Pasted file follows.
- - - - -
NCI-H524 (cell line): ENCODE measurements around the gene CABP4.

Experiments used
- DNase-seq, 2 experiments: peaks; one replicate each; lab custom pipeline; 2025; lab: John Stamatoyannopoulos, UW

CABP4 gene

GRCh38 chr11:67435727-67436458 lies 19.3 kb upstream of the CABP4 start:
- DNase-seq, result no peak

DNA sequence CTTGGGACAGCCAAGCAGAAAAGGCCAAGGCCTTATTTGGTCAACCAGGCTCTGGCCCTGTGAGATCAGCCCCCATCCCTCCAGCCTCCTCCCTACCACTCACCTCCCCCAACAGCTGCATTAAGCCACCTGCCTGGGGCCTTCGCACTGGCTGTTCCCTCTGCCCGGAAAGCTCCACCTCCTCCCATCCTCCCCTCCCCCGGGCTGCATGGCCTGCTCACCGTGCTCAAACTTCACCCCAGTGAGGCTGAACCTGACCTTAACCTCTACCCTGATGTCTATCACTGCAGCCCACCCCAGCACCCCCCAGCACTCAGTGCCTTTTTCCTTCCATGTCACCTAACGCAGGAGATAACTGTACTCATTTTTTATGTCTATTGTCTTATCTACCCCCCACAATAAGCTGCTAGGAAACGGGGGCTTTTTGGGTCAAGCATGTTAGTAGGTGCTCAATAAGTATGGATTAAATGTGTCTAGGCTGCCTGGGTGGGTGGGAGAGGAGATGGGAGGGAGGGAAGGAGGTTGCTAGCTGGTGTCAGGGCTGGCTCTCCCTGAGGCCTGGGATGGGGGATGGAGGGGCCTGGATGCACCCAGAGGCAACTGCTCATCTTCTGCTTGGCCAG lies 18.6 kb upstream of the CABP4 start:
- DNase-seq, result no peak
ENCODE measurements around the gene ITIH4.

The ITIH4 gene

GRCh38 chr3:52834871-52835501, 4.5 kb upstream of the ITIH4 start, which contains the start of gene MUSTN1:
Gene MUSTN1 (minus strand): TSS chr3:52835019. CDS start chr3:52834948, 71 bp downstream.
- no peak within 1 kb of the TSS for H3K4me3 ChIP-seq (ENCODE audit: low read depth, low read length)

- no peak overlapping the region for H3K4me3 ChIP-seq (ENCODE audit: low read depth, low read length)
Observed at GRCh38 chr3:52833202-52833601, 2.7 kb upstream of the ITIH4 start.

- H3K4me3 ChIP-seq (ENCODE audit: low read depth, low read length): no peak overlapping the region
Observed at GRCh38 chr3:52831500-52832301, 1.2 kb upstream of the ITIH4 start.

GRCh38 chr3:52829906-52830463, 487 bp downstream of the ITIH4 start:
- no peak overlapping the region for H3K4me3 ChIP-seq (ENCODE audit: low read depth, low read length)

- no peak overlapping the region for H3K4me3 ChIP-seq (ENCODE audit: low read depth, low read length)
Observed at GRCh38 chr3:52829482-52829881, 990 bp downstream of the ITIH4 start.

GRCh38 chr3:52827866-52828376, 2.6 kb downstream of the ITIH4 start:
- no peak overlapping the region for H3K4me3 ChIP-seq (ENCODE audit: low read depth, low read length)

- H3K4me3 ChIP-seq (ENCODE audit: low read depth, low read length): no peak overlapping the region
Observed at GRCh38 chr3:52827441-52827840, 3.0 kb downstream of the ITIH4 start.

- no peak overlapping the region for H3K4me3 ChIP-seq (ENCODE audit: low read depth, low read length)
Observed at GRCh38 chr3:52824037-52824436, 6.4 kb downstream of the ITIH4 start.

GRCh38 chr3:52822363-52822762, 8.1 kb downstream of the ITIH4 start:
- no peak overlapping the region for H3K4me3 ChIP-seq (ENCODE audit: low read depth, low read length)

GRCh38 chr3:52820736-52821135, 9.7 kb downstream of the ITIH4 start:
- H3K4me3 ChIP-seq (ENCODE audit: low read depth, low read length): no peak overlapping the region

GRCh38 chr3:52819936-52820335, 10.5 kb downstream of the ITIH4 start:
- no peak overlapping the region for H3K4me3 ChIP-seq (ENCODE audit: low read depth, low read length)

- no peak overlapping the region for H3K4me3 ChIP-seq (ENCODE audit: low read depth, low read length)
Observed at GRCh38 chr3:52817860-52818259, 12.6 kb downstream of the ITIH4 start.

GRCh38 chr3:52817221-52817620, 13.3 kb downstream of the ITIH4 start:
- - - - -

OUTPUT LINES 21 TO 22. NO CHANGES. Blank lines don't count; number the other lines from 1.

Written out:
Observed at GRCh38 chr3:52829482-52829881, 990 bp downstream of the ITIH4 start.

GRCh38 chr3:52827866-52828376, 2.6 kb downstream of the ITIH4 start: